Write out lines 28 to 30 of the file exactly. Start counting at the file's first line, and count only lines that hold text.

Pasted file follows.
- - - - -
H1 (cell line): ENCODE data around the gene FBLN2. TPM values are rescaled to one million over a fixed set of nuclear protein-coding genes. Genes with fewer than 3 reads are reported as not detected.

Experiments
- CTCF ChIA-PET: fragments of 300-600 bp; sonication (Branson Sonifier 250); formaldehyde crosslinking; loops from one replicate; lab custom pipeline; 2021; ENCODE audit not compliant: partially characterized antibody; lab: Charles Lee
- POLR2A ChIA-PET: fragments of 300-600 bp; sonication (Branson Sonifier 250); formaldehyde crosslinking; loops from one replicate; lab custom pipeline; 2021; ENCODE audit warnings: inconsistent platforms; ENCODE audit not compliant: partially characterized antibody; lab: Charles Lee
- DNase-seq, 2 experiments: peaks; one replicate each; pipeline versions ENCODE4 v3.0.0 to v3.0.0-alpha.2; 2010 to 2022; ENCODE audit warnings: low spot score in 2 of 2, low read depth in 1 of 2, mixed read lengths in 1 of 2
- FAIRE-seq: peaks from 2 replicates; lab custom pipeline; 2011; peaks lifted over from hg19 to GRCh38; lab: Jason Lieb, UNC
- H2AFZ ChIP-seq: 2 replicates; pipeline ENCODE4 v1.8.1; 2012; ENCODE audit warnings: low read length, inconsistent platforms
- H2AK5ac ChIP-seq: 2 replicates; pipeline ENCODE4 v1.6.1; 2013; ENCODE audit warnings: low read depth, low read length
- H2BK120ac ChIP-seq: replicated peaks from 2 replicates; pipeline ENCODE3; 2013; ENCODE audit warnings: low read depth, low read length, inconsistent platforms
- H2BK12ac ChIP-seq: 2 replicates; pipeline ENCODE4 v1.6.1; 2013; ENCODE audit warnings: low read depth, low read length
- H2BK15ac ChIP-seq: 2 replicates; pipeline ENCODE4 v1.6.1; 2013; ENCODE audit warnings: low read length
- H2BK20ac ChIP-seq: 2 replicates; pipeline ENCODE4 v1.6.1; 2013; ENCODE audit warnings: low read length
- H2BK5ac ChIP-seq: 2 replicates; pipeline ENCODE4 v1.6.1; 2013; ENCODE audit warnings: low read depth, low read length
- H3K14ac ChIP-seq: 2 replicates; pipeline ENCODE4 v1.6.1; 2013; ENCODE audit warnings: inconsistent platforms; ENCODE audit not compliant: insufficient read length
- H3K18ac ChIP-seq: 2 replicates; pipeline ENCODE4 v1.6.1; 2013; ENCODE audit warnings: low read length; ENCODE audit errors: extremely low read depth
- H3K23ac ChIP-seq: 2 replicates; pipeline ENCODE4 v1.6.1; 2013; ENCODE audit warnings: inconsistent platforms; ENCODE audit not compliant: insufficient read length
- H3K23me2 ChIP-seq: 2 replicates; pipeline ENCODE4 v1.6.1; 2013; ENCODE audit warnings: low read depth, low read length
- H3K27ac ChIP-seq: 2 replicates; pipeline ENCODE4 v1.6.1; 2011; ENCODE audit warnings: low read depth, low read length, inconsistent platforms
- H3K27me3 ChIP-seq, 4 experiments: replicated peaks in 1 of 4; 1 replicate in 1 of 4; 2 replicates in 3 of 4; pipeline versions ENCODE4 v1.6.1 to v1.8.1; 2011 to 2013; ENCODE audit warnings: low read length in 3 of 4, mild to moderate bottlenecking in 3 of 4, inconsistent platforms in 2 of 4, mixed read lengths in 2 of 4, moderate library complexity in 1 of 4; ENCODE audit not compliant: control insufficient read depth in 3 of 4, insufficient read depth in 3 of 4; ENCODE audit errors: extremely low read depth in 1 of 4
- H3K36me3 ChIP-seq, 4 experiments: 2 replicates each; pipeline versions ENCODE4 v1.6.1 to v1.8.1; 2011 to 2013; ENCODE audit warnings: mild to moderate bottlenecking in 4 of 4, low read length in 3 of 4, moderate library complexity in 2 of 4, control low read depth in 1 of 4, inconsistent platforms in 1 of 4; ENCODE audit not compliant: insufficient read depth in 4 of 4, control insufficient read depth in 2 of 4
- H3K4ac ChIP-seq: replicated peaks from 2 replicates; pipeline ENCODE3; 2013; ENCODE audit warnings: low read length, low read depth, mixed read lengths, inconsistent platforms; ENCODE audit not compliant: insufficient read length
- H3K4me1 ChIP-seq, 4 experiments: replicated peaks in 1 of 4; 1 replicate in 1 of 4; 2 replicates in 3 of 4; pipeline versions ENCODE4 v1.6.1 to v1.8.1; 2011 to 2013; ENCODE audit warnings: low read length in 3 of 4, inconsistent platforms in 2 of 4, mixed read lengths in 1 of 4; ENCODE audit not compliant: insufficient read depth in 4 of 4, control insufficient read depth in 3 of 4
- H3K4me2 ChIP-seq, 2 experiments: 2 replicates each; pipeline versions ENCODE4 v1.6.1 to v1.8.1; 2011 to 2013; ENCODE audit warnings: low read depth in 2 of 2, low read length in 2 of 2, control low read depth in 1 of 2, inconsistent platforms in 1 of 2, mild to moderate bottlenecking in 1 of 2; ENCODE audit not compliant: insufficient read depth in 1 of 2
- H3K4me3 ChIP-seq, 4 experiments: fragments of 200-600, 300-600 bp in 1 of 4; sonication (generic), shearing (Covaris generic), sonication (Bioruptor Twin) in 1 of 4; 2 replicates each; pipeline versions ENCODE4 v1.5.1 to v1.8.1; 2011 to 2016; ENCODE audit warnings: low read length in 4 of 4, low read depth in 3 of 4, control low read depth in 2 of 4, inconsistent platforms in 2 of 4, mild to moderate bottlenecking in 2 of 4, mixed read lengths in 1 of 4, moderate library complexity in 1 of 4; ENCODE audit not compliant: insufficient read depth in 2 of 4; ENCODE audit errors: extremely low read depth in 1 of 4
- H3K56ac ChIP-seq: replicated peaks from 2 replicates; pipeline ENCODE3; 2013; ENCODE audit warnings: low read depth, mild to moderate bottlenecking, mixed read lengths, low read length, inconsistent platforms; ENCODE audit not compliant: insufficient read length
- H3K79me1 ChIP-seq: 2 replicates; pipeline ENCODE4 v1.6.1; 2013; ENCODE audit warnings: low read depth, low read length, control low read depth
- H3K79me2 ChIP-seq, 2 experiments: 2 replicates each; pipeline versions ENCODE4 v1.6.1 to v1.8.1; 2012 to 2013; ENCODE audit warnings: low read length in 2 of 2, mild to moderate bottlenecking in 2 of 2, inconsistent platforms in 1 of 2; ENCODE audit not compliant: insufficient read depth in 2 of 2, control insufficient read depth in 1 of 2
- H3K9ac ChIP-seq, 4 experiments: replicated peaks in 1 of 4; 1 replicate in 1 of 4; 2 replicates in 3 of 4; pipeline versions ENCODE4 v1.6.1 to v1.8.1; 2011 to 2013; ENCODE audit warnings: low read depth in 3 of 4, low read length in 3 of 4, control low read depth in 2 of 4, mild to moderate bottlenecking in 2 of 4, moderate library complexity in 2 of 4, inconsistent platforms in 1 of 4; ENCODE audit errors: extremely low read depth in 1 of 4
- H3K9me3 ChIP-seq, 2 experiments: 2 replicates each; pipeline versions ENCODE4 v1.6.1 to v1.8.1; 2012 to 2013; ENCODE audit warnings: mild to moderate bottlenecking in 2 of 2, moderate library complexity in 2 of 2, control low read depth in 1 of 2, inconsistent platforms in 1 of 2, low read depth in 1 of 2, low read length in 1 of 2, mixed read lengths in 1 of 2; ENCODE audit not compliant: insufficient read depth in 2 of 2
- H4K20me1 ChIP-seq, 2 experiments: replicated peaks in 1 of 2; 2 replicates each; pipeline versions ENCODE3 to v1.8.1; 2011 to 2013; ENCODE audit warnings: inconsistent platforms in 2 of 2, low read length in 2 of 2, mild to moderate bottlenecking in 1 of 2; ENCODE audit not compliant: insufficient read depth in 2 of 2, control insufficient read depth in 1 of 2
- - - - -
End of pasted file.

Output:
- H3K9ac ChIP-seq, 4 experiments: replicated peaks in 1 of 4; 1 replicate in 1 of 4; 2 replicates in 3 of 4; pipeline versions ENCODE4 v1.6.1 to v1.8.1; 2011 to 2013; ENCODE audit warnings: low read depth in 3 of 4, low read length in 3 of 4, control low read depth in 2 of 4, mild to moderate bottlenecking in 2 of 4, moderate library complexity in 2 of 4, inconsistent platforms in 1 of 4; ENCODE audit errors: extremely low read depth in 1 of 4
- H3K9me3 ChIP-seq, 2 experiments: 2 replicates each; pipeline versions ENCODE4 v1.6.1 to v1.8.1; 2012 to 2013; ENCODE audit warnings: mild to moderate bottlenecking in 2 of 2, moderate library complexity in 2 of 2, control low read depth in 1 of 2, inconsistent platforms in 1 of 2, low read depth in 1 of 2, low read length in 1 of 2, mixed read lengths in 1 of 2; ENCODE audit not compliant: insufficient read depth in 2 of 2
- H4K20me1 ChIP-seq, 2 experiments: replicated peaks in 1 of 2; 2 replicates each; pipeline versions ENCODE3 to v1.8.1; 2011 to 2013; ENCODE audit warnings: inconsistent platforms in 2 of 2, low read length in 2 of 2, mild to moderate bottlenecking in 1 of 2; ENCODE audit not compliant: insufficient read depth in 2 of 2, control insufficient read depth in 1 of 2